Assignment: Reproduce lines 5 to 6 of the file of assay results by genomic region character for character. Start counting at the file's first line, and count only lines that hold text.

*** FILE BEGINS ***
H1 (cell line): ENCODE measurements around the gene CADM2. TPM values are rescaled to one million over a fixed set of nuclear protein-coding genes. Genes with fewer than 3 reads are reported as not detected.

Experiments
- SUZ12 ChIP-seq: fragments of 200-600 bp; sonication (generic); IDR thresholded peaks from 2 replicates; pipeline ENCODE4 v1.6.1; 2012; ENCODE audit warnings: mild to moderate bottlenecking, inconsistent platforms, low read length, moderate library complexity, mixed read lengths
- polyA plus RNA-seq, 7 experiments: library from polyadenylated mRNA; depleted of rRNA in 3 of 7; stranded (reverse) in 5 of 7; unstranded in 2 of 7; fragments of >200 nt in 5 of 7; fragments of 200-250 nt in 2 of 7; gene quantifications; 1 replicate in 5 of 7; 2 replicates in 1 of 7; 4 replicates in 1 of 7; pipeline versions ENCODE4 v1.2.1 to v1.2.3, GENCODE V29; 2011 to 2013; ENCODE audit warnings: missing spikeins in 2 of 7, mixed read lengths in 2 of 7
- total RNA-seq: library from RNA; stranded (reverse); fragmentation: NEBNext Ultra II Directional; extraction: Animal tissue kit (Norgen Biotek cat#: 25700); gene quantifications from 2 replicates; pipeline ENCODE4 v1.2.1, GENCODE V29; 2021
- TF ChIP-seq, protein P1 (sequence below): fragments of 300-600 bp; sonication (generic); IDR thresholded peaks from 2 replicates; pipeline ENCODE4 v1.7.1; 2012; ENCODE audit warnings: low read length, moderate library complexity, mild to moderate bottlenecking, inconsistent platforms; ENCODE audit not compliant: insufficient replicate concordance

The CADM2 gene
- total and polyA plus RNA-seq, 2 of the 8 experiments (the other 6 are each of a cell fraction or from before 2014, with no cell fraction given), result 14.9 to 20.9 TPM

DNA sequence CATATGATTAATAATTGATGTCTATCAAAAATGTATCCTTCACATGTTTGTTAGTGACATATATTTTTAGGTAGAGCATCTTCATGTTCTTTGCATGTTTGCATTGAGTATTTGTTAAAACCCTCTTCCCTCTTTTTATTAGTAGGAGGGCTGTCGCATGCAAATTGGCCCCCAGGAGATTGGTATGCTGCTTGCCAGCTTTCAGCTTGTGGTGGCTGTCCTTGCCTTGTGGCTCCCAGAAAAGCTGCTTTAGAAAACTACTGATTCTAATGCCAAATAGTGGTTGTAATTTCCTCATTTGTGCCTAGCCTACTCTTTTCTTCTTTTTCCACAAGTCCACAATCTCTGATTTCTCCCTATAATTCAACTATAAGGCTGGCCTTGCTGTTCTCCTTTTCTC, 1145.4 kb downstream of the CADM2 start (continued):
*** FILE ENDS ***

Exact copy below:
- total RNA-seq: library from RNA; stranded (reverse); fragmentation: NEBNext Ultra II Directional; extraction: Animal tissue kit (Norgen Biotek cat#: 25700); gene quantifications from 2 replicates; pipeline ENCODE4 v1.2.1, GENCODE V29; 2021
- TF ChIP-seq, protein P1 (sequence below): fragments of 300-600 bp; sonication (generic); IDR thresholded peaks from 2 replicates; pipeline ENCODE4 v1.7.1; 2012; ENCODE audit warnings: low read length, moderate library complexity, mild to moderate bottlenecking, inconsistent platforms; ENCODE audit not compliant: insufficient replicate concordance